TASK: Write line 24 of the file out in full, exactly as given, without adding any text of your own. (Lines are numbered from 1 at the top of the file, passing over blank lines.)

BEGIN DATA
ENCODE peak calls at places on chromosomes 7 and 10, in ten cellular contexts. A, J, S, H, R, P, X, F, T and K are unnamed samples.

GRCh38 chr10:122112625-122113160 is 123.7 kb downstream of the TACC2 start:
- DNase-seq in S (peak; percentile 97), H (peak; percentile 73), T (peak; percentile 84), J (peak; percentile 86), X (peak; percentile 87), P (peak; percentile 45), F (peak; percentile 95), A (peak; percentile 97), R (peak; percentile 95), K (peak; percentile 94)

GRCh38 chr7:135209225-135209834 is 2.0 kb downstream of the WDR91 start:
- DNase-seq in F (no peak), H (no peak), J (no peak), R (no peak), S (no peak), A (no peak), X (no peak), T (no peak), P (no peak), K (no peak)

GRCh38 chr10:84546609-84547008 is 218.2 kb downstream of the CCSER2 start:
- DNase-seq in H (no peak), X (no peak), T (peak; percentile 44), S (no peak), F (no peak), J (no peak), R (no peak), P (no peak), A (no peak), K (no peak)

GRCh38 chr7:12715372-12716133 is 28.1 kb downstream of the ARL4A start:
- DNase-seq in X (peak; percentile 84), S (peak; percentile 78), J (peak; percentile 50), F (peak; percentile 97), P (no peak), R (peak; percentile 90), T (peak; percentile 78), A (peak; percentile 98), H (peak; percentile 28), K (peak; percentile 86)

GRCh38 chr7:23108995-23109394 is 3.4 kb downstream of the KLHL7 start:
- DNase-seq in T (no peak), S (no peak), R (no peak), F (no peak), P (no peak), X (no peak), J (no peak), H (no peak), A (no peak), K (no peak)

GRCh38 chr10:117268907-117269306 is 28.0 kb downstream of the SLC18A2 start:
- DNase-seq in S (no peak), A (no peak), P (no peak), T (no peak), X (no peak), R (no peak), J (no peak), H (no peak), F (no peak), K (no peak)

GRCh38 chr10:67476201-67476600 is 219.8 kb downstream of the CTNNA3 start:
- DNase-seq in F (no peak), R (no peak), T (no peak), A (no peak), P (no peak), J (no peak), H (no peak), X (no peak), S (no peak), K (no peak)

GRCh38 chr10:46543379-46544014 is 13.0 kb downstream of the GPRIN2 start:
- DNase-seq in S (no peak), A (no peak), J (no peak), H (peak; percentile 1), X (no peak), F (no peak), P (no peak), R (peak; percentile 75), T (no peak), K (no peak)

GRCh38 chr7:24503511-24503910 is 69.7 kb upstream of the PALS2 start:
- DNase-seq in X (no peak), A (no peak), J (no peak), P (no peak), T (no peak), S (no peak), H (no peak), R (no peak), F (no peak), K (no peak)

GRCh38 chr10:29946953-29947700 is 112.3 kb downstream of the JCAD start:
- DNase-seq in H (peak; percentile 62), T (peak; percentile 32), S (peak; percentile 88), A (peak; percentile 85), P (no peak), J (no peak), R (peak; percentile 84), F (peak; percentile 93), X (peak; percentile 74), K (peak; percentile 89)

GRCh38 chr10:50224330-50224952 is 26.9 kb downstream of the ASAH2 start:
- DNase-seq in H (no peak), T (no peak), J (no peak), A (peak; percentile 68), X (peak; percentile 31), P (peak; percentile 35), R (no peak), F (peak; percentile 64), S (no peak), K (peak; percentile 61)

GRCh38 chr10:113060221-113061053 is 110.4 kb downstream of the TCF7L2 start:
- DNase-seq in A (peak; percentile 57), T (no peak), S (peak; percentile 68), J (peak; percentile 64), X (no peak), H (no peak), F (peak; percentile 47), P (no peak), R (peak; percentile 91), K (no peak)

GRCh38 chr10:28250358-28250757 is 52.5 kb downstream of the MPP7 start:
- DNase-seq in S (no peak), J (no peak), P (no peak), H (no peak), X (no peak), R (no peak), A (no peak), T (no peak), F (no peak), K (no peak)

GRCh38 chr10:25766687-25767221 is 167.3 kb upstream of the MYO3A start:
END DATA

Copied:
GRCh38 chr10:113060221-113061053 is 110.4 kb downstream of the TCF7L2 start: